How to Care for and Cultivate Echeveria Agavoides Kusu

First, when caring for the Echeveria Agavoides Kusu, the prepared soil should be clean, loose, and well-draining. It's best to use specialized soil. When using it, you can mix in a little carbendazim into the soil and thoroughly stir it. The amount doesn't need to be too much. Sprinkle a layer on the surface of the soil mix and turn it a few times. The purpose is to prevent residual pathogens and insect eggs in the soil, which could damage the roots of the Echeveria Agavoides Kusu. The soil particle content doesn't need to be too high, with around 50% particles for indoor and humid southern regions. Currently, this gardener's soil mix is composed of 40% particles, which is suitable for both indoor and outdoor conditions.


When cultivating the Echeveria Agavoides Kusu indoors, the pot can be a bit smaller, just one size larger than the crown. This variety doesn't grow very fast, so if you find the pot too small later on, you can always change it. However, for long-term outdoor cultivation, a slightly larger pot is needed to provide more soil capacity, which can withstand occasional high and low temperatures.

Secondly, as a hybrid of Echeveria and Graptopetalum, the Echeveria Agavoides Kusu evidently inherits the weakness of Echeveria in summer heat resistance. To keep the Echeveria Agavoides Kusu alive, shading should be done early in the summer. According to the gardener's observation, when the outdoor temperature reaches 25 degrees Celsius, the Echeveria Agavoides Kusu sunbathing indoors through glass, due to ventilation conditions and the focusing effect of glass, may suffer sunburn. In severe cases, it may even melt. Therefore, for balcony growers, it's best to move them to a place with softer light early to avoid strong sunlight. As long as watering is controlled, the Echeveria Agavoides Kusu can maintain its beauty for a long time.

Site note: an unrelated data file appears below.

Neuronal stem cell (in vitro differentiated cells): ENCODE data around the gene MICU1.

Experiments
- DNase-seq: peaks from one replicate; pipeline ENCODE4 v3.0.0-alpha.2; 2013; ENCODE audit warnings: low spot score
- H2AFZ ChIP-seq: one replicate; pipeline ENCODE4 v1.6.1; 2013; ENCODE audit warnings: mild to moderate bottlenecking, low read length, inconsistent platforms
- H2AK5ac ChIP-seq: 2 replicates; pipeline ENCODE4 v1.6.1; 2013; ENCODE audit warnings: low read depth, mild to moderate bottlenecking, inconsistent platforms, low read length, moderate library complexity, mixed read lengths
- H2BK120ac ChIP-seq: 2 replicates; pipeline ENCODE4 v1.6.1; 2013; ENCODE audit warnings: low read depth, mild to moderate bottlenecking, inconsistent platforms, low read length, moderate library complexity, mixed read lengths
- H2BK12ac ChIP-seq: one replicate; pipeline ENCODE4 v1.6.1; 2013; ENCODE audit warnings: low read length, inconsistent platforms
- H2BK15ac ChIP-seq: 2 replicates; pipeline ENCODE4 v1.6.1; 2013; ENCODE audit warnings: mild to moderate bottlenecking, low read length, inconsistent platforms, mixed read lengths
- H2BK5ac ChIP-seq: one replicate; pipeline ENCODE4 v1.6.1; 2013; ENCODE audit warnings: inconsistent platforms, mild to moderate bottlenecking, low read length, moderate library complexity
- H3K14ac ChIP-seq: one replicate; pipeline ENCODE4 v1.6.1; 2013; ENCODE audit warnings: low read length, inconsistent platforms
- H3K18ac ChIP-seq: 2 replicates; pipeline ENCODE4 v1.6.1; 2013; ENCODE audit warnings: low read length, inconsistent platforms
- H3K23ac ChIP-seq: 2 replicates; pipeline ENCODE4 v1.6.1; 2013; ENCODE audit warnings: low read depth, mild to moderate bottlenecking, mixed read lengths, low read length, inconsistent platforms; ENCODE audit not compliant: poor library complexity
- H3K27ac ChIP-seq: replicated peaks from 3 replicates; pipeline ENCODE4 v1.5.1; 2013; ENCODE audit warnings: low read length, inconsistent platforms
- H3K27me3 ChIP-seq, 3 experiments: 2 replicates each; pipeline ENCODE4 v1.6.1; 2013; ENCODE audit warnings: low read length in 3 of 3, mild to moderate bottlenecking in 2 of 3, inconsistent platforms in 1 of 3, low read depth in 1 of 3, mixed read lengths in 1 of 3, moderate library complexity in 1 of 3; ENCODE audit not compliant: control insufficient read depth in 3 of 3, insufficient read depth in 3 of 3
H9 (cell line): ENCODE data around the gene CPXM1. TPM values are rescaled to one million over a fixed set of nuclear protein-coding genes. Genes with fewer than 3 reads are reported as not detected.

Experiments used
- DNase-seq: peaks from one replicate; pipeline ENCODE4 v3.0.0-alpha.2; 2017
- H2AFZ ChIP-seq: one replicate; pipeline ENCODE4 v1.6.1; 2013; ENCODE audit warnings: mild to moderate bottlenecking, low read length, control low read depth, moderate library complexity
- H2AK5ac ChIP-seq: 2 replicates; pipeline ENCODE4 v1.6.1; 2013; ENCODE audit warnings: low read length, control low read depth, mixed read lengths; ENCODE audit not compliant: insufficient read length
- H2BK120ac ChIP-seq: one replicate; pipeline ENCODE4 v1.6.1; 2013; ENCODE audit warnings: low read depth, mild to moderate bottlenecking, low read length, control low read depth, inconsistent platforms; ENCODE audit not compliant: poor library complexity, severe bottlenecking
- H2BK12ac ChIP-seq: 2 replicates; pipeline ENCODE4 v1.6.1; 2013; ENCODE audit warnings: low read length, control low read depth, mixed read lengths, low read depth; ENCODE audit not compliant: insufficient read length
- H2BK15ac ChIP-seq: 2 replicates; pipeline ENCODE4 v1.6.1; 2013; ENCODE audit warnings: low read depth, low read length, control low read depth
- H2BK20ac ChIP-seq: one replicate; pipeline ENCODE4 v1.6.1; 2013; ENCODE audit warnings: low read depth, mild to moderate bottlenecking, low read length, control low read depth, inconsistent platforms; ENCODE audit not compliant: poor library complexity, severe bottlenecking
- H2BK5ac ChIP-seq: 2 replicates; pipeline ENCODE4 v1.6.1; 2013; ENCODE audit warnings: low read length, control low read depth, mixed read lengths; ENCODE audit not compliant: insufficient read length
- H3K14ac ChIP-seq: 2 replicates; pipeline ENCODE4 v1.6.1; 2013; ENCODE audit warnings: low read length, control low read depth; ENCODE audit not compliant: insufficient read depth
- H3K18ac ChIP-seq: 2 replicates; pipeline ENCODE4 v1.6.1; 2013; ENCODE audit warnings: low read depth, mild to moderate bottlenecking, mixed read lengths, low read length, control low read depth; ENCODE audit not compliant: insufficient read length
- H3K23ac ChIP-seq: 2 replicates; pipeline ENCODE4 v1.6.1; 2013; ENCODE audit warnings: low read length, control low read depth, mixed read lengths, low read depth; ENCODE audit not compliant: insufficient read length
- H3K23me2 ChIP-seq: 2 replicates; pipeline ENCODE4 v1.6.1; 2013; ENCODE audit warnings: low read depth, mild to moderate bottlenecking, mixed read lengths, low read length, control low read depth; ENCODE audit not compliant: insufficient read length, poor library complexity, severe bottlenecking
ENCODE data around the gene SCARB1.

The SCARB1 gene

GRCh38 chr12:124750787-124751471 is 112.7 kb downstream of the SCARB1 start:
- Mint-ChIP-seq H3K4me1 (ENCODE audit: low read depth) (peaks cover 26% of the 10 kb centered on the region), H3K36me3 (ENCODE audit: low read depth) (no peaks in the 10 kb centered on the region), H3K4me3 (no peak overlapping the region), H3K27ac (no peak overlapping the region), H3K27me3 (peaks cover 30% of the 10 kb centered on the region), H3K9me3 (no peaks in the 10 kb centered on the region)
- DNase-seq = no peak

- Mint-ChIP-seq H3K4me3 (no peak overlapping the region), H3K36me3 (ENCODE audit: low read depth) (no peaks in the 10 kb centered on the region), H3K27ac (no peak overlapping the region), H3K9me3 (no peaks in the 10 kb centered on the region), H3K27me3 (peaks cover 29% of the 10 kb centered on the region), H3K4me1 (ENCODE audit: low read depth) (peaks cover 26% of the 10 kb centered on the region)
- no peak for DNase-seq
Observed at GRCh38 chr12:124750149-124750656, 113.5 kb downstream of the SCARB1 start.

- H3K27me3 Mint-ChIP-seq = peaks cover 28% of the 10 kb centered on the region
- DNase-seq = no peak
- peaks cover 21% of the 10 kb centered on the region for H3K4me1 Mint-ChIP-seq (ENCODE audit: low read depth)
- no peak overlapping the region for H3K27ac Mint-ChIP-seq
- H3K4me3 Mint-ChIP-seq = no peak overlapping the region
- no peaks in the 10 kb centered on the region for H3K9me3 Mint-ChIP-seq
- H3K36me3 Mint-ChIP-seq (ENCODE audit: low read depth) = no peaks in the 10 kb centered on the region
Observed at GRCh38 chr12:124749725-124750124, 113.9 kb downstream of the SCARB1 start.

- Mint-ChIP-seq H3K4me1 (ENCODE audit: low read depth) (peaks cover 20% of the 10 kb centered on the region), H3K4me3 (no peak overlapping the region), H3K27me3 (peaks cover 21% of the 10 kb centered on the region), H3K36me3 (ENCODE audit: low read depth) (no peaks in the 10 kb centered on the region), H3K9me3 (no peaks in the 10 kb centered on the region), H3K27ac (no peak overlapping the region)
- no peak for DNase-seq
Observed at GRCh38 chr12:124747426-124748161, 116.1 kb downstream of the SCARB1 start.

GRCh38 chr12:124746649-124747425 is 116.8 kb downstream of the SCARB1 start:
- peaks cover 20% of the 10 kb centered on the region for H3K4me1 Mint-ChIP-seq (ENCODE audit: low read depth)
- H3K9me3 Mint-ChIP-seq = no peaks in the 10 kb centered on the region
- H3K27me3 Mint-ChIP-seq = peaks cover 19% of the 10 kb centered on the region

When caring for the Echeveria Agavoides Kusu outdoors, shading can be slightly delayed until the temperature exceeds 30 degrees Celsius, but do not water them after rainfall followed by sunshine. There is a very high chance of them wilting, and it happens very quickly. The leaves may wilt and fall off in just one or two days, leaving a bare stem.

Finally, when watering the Echeveria Agavoides Kusu, as long as you wait until the potting soil is completely dry before watering, there generally won't be any problems. However, it's important to note that the drought period should not be too long. When the soil in the pot is dry and the bottom leaves begin to soften, it's time to water. Otherwise, the pot might dry out, especially in environments with good sunlight where water consumption is fast. During shaded conditions in summer, there's no need to completely stop watering. Watering should be half of the usual amount. In winter, the temperature should be maintained above 5 degrees Celsius. Although a bit of frost can enhance its color, if the soil is not very dry when the temperature drops, it may melt. Therefore, watering the Echeveria Agavoides Kusu requires careful attention. Fully dry soil before watering is safe. When watering, be sure not to leave excess water on the leaves, and don't let the drought period be too long during outdoor cultivation, also pay attention to temperature changes, especially during seasonal transitions.

In conclusion, most purchased Echeveria Agavoides Kusu are very beautiful, but there is a process of acclimatization after potting, which involves fading and then regaining color. This is normal. Don't try to control water or increase sunlight excessively when you see fading, as it can easily lead to wilting. Generally, it takes 3 to 6 months for the Echeveria Agavoides Kusu to adapt to its environment. After complete acclimatization, its condition also depends on accumulated time, so don't rush it. I will share more detailed maintenance details after I receive the succulents and care for them for a while.